Friday, April 24, 2009

A Problem with Tortured Logic

If you start with the premise that America is ALWAYS the good guy; always pure, always above board, always moral and ethical, then you have to conclude that everything that is done in the name of the country is good and positive.

"America does not torture" is the only conclusion that one can come to, considering that premise. If America is always good, then it follows that anything that is done in the name of America must also be good. If torture is defined as NOT good, then whatever done in the name of the country must not be torture ... because torture is bad. Therefore "America does not torture" becomes a hard and fast position.

The problem is that in mistaking a conclusion for a premise requires one to either ignore or redefine the evidence to fit the narrative that assumes America is always the good guy.

In real world logic, one first assembles and analyzes the evidence and then, based on the evidence, draws a conclusion.

I think it's important to make clear that, if the US engaged in torture, as the evidence seems to suggest ... the fact, in and of itself, does not make America bad. However, the means and degree to which we address the issues of law and justice involved will constitute evidence, one way or the other.

Monday, April 20, 2009


We used waterboarding a total of 266 times on two terror suspects ...

Doing the same thing over and over again and expecting different results is the definition of insanity.

If only we'd waterboarded one of them just one more time ... maybe we could have solved the Lindberg kidnapping or unraveled the Kennedy assassination!

The Pima County Fair 2009

Mondrian on the Midway

Flight of Fancy

At the Ticket Booth

Nathanial and Marina

Wind Power - Not a New Idea, By Any Means

In Our Past

Catalina Highway

On the way to Summerhaven, AZ on the Catalina Highway:

Looking out across the Santa Catalina Mountains and the east side of Tucson, AZ in the Sonoran Desert. Sabino Canyon is right, center in the picture.

Looking down on the Catalina Highway from a "pull off" on the Catalina Highway (taken about 30 yards from the previous shot).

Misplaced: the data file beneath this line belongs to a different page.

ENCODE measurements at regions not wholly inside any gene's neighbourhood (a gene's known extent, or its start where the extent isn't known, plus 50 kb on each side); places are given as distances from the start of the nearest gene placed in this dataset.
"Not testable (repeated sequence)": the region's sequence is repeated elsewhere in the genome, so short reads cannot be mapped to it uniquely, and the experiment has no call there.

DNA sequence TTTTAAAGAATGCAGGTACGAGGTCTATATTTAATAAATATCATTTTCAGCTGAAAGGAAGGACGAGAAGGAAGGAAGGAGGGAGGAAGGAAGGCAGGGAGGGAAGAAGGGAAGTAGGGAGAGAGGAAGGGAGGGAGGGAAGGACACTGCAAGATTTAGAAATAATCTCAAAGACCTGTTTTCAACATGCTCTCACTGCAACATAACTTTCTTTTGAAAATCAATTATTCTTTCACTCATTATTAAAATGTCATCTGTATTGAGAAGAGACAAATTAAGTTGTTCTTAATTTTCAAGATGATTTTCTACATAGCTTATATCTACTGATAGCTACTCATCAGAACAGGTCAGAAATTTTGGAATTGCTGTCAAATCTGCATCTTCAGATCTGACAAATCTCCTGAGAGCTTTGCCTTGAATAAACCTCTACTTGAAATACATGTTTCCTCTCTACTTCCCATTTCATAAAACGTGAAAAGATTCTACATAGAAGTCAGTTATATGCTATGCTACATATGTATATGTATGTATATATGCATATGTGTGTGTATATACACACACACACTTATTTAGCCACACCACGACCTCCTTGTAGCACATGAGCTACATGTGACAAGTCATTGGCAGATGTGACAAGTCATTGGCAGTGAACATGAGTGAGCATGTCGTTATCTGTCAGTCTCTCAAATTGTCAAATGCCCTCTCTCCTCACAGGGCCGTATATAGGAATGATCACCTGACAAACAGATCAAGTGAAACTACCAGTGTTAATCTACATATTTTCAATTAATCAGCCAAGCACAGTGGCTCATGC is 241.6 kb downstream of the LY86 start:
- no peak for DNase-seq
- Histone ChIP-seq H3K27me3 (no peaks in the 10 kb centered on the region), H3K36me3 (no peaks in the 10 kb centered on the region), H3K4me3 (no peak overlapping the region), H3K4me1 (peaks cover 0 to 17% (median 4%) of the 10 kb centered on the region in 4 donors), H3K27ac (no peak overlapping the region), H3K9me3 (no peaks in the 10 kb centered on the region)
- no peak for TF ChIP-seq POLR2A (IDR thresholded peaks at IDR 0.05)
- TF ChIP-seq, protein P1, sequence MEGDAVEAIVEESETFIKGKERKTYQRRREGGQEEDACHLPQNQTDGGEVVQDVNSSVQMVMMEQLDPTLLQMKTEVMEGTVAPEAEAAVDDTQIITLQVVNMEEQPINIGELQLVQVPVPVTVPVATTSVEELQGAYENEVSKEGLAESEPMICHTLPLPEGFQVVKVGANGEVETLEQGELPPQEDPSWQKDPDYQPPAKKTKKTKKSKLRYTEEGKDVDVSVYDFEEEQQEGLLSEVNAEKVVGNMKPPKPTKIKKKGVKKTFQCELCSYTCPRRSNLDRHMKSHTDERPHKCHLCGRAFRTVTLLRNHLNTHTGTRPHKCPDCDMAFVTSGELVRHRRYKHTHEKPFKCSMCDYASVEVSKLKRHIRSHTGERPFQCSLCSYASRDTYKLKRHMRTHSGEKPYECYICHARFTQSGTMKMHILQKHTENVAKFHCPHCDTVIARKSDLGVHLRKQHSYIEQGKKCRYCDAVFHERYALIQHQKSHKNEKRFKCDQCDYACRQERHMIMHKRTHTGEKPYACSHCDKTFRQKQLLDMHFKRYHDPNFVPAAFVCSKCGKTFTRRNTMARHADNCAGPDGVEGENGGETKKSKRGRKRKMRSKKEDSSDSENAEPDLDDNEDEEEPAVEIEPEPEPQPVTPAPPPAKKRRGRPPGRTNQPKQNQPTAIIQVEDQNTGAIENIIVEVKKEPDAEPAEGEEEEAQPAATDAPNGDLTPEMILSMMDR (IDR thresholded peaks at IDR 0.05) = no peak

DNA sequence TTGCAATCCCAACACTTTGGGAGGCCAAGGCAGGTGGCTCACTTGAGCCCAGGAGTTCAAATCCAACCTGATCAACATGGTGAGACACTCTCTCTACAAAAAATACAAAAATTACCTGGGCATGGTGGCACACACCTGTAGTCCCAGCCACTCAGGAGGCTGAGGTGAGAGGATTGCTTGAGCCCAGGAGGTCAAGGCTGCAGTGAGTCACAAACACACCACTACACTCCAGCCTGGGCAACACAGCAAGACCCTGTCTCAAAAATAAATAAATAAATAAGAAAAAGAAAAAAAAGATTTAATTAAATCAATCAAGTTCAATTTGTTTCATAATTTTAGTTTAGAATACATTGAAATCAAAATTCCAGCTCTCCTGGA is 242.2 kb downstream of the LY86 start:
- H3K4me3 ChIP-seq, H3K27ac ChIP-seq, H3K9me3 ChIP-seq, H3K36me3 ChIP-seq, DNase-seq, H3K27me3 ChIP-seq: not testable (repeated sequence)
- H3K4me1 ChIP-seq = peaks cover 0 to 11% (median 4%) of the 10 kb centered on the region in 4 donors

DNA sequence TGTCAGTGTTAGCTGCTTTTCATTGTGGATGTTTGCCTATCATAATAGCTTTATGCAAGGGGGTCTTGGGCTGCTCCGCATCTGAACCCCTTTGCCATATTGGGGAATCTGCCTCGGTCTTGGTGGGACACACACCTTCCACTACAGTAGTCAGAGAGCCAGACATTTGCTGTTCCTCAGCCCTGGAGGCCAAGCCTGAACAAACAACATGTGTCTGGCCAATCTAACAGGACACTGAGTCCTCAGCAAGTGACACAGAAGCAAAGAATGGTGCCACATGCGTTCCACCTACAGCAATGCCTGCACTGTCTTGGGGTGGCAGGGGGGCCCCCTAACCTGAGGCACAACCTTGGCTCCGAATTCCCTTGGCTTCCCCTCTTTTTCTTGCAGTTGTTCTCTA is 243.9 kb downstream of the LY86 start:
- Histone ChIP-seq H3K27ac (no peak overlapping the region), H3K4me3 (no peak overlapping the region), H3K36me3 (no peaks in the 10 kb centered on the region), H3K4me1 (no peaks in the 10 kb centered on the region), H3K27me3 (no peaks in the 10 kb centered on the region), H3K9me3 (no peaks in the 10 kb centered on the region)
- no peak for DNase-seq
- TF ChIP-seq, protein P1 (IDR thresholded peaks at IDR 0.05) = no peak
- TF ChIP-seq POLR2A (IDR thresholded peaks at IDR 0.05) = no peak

Watch out for the first step. It's a long one.

We've heard it all before

from Mike Lux on HuffPo:

Conservatives know this country is at a historical crossroads, and I suspect that what they fear most is that they are just as much on the wrong side of history as their ideological ancestors were in the 1860s when the end of slavery was being debated, in the early 1900s when women's suffrage was being debated, in the 1930s when social security and the minimum wage were being debated, and in the 1960s when the civil rights were being debated. In every single one of those historical debates, conservatives:

  • labeled their opposition socialists (and worse)
  • called for states' rights instead of a federal solution
  • said that they were the true heirs of the founding fathers, and were the keepers of America's traditions and values
  • warned that the charges being proposed were frighteningly radical, and would destroy the economy
  • that big government would lead to a destruction of all of our most basic liberties

... more after the click.

My comment: Obviously, conservatives gravitate to the party of ideas. Of course, you're aware that conservatives haven't always been Republicans and liberals haven't always been Democrats. Right?

Lincoln was a liberal and a Republican, taking the final step in ending formalized slavery with the Emancipation Proclamation. (Rush Limbaugh, titular leader of today's Republican party, recently made an impassioned defense of slavery. According to Rush, it simply wasn't that bad.)

Teddy Roosevelt was a liberal and a Republican. He was also a trust buster, breaking up corporate monopolies and a conservationist, setting aside huge tracts of land for the the National Parks system - two actions that today's Republican conservatives would find an anathema.